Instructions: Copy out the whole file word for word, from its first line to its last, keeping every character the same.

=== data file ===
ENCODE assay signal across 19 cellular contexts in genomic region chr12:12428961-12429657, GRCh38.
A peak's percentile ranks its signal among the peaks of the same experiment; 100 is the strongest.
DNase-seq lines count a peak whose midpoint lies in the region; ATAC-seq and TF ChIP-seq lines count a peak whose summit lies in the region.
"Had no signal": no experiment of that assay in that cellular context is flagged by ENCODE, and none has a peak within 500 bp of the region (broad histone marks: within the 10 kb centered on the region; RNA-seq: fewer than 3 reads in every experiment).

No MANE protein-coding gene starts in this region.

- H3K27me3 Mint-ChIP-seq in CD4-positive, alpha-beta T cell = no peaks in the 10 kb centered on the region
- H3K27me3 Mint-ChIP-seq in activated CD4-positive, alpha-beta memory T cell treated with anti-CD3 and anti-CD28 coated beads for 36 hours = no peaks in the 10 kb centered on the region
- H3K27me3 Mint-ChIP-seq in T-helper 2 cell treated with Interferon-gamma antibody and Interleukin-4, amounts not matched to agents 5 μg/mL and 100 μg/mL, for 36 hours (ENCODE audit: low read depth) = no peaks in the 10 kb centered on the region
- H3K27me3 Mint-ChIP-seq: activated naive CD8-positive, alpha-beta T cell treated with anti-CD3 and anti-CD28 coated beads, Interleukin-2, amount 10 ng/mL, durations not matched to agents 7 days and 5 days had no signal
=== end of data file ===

ENCODE assay signal across 19 cellular contexts in genomic region chr12:12428961-12429657, GRCh38.
A peak's percentile ranks its signal among the peaks of the same experiment; 100 is the strongest.
DNase-seq lines count a peak whose midpoint lies in the region; ATAC-seq and TF ChIP-seq lines count a peak whose summit lies in the region.
"Had no signal": no experiment of that assay in that cellular context is flagged by ENCODE, and none has a peak within 500 bp of the region (broad histone marks: within the 10 kb centered on the region; RNA-seq: fewer than 3 reads in every experiment).

No MANE protein-coding gene starts in this region.

- H3K27me3 Mint-ChIP-seq in CD4-positive, alpha-beta T cell = no peaks in the 10 kb centered on the region
- H3K27me3 Mint-ChIP-seq in activated CD4-positive, alpha-beta memory T cell treated with anti-CD3 and anti-CD28 coated beads for 36 hours = no peaks in the 10 kb centered on the region
- H3K27me3 Mint-ChIP-seq in T-helper 2 cell treated with Interferon-gamma antibody and Interleukin-4, amounts not matched to agents 5 μg/mL and 100 μg/mL, for 36 hours (ENCODE audit: low read depth) = no peaks in the 10 kb centered on the region
- H3K27me3 Mint-ChIP-seq: activated naive CD8-positive, alpha-beta T cell treated with anti-CD3 and anti-CD28 coated beads, Interleukin-2, amount 10 ng/mL, durations not matched to agents 7 days and 5 days had no signal